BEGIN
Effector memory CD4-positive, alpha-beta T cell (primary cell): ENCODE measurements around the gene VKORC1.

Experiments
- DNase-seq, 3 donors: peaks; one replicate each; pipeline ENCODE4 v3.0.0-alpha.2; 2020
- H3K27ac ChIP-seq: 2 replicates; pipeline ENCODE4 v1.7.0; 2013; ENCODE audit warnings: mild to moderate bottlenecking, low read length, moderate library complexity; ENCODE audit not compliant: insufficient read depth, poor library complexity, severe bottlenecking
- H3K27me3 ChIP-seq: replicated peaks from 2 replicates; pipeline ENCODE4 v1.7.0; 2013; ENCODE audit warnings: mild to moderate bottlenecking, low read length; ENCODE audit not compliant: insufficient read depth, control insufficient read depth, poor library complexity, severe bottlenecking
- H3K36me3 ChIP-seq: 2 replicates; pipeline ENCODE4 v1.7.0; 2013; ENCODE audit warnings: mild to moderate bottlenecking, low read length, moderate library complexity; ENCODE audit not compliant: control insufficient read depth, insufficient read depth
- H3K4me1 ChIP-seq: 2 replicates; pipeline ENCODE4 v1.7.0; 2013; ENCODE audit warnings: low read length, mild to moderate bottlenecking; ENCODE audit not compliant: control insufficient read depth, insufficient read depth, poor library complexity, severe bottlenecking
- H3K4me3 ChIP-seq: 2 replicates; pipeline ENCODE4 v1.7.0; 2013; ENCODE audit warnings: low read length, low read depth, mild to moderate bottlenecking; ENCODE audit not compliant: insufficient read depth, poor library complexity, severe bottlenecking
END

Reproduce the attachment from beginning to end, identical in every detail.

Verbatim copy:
Effector memory CD4-positive, alpha-beta T cell (primary cell): ENCODE measurements around the gene VKORC1.

Experiments
- DNase-seq, 3 donors: peaks; one replicate each; pipeline ENCODE4 v3.0.0-alpha.2; 2020
- H3K27ac ChIP-seq: 2 replicates; pipeline ENCODE4 v1.7.0; 2013; ENCODE audit warnings: mild to moderate bottlenecking, low read length, moderate library complexity; ENCODE audit not compliant: insufficient read depth, poor library complexity, severe bottlenecking
- H3K27me3 ChIP-seq: replicated peaks from 2 replicates; pipeline ENCODE4 v1.7.0; 2013; ENCODE audit warnings: mild to moderate bottlenecking, low read length; ENCODE audit not compliant: insufficient read depth, control insufficient read depth, poor library complexity, severe bottlenecking
- H3K36me3 ChIP-seq: 2 replicates; pipeline ENCODE4 v1.7.0; 2013; ENCODE audit warnings: mild to moderate bottlenecking, low read length, moderate library complexity; ENCODE audit not compliant: control insufficient read depth, insufficient read depth
- H3K4me1 ChIP-seq: 2 replicates; pipeline ENCODE4 v1.7.0; 2013; ENCODE audit warnings: low read length, mild to moderate bottlenecking; ENCODE audit not compliant: control insufficient read depth, insufficient read depth, poor library complexity, severe bottlenecking
- H3K4me3 ChIP-seq: 2 replicates; pipeline ENCODE4 v1.7.0; 2013; ENCODE audit warnings: low read length, low read depth, mild to moderate bottlenecking; ENCODE audit not compliant: insufficient read depth, poor library complexity, severe bottlenecking